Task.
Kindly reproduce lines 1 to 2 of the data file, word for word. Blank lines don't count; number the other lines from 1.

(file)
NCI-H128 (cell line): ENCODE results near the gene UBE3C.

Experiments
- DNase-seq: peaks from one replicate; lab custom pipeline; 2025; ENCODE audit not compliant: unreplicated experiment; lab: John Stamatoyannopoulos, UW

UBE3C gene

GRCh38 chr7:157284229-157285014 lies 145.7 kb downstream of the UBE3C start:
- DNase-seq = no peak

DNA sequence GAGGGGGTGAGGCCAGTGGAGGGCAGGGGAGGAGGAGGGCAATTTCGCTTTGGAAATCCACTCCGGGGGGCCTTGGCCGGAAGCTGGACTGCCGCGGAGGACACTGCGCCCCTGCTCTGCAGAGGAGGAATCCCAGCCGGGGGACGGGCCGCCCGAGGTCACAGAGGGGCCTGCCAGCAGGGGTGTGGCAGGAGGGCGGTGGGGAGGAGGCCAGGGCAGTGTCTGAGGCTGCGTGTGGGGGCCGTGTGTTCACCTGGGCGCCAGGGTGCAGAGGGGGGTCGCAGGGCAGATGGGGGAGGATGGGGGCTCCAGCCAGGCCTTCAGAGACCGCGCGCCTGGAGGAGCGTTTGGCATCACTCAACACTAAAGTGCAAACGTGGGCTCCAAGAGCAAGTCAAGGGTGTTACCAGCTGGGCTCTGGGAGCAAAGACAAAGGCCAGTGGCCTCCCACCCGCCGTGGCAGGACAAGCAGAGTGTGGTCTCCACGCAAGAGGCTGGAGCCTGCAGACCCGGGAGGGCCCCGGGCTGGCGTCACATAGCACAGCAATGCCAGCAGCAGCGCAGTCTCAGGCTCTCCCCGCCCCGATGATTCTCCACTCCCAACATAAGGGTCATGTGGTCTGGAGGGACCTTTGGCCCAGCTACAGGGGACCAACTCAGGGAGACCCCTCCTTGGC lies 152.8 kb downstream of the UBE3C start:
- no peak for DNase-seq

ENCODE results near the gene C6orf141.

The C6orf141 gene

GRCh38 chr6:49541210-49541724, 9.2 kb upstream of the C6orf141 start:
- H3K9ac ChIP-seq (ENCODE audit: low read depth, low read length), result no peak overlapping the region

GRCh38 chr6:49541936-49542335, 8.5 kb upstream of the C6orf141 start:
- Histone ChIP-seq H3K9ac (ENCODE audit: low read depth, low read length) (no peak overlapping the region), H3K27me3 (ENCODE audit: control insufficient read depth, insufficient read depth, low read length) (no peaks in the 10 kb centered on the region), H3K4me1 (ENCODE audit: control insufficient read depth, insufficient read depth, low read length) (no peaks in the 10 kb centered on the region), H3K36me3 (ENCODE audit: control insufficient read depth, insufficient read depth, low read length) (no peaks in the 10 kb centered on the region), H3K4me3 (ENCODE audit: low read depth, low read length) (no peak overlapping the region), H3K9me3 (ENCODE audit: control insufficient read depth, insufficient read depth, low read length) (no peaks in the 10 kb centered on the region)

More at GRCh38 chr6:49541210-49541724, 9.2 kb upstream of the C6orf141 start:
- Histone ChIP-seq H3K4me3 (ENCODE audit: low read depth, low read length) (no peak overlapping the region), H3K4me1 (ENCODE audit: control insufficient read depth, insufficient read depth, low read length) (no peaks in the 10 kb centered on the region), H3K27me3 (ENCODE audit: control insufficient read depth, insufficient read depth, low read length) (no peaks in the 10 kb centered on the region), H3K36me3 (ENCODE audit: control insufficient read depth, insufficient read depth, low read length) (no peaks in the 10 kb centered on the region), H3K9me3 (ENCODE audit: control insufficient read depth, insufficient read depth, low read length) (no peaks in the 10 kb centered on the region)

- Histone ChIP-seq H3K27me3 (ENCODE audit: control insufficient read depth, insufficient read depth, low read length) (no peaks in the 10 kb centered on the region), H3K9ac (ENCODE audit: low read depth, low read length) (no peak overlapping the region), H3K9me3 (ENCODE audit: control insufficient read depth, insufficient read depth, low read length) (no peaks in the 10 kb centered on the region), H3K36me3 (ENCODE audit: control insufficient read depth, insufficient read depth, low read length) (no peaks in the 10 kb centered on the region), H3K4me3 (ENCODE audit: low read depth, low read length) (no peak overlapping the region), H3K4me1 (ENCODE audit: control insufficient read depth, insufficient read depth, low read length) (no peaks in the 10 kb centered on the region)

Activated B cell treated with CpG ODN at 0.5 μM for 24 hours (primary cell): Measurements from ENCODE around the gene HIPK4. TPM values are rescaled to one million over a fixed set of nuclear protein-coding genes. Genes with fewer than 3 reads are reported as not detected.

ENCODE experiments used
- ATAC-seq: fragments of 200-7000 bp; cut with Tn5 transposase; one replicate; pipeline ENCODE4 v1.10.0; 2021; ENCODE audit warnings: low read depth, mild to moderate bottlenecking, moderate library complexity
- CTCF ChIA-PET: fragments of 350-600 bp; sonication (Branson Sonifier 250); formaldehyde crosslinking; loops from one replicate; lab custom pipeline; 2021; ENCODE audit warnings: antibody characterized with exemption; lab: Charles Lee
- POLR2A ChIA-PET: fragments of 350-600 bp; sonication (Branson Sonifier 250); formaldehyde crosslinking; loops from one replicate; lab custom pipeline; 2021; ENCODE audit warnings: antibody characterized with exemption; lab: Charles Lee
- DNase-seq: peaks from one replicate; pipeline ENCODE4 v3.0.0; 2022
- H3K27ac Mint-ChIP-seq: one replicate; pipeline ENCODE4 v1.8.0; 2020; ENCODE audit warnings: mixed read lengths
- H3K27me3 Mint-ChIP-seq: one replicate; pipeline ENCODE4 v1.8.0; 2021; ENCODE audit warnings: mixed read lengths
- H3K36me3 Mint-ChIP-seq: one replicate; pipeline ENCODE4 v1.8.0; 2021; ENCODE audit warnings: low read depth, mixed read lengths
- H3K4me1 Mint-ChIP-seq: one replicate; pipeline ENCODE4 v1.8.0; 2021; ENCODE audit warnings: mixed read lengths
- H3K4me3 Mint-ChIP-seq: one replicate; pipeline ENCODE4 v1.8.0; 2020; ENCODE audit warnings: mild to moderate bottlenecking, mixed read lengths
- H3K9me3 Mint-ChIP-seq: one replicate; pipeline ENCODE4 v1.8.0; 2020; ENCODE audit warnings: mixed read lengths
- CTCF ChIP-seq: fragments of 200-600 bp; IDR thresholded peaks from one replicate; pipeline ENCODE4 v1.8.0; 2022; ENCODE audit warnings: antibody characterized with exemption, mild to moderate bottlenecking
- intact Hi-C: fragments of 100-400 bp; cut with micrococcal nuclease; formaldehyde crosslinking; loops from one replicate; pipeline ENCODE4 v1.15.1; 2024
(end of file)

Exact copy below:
NCI-H128 (cell line): ENCODE results near the gene UBE3C.

Experiments